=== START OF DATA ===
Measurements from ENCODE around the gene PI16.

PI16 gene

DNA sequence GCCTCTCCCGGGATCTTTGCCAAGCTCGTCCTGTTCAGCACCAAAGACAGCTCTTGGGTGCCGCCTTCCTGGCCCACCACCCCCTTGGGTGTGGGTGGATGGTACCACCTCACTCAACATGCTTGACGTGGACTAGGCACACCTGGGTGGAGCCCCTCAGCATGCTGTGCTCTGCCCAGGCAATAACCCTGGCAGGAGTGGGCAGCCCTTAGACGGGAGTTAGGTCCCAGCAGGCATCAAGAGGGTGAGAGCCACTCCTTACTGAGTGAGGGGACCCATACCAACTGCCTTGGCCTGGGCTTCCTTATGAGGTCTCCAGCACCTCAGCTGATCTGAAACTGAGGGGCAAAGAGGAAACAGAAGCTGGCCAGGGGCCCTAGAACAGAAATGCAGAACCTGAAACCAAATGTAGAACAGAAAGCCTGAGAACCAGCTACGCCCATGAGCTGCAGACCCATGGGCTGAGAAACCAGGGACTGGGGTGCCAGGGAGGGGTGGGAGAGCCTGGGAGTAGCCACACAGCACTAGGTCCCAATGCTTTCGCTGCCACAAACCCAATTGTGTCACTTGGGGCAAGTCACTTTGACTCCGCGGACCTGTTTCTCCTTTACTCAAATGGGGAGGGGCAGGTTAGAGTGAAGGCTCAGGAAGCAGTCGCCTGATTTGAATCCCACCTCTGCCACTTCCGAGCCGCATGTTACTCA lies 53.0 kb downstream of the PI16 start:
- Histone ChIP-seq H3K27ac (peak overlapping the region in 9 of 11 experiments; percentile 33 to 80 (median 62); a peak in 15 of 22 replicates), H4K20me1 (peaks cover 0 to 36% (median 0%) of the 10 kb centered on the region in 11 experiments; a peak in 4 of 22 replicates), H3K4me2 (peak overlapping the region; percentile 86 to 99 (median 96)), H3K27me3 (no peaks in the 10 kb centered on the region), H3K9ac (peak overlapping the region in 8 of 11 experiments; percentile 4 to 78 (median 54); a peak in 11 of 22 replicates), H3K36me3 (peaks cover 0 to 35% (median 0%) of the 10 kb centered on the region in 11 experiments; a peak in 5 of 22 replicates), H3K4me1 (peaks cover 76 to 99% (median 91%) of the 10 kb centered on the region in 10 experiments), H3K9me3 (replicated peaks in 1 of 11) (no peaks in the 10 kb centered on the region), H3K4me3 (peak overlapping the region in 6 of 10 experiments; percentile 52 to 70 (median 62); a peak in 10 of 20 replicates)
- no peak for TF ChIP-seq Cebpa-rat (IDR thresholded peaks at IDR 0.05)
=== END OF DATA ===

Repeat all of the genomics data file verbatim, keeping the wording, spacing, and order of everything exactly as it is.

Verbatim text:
Measurements from ENCODE around the gene PI16.

PI16 gene

DNA sequence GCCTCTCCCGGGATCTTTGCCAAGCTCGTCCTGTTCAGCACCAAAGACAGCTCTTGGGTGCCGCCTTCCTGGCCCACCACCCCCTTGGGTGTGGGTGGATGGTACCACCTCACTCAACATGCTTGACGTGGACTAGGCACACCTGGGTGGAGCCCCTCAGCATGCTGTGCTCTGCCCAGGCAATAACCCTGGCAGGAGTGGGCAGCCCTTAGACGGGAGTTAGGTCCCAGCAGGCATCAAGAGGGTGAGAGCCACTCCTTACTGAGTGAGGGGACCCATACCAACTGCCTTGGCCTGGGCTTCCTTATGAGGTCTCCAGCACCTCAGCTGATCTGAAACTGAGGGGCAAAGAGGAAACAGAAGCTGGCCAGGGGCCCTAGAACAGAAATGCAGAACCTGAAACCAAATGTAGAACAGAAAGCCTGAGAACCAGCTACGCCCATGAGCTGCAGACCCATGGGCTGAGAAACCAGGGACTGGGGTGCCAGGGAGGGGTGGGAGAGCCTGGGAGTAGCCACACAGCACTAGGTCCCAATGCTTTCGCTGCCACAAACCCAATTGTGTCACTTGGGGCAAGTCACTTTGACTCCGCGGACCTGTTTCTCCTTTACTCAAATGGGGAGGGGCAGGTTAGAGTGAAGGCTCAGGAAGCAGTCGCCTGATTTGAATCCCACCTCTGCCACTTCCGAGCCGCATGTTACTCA lies 53.0 kb downstream of the PI16 start:
- Histone ChIP-seq H3K27ac (peak overlapping the region in 9 of 11 experiments; percentile 33 to 80 (median 62); a peak in 15 of 22 replicates), H4K20me1 (peaks cover 0 to 36% (median 0%) of the 10 kb centered on the region in 11 experiments; a peak in 4 of 22 replicates), H3K4me2 (peak overlapping the region; percentile 86 to 99 (median 96)), H3K27me3 (no peaks in the 10 kb centered on the region), H3K9ac (peak overlapping the region in 8 of 11 experiments; percentile 4 to 78 (median 54); a peak in 11 of 22 replicates), H3K36me3 (peaks cover 0 to 35% (median 0%) of the 10 kb centered on the region in 11 experiments; a peak in 5 of 22 replicates), H3K4me1 (peaks cover 76 to 99% (median 91%) of the 10 kb centered on the region in 10 experiments), H3K9me3 (replicated peaks in 1 of 11) (no peaks in the 10 kb centered on the region), H3K4me3 (peak overlapping the region in 6 of 10 experiments; percentile 52 to 70 (median 62); a peak in 10 of 20 replicates)
- no peak for TF ChIP-seq Cebpa-rat (IDR thresholded peaks at IDR 0.05)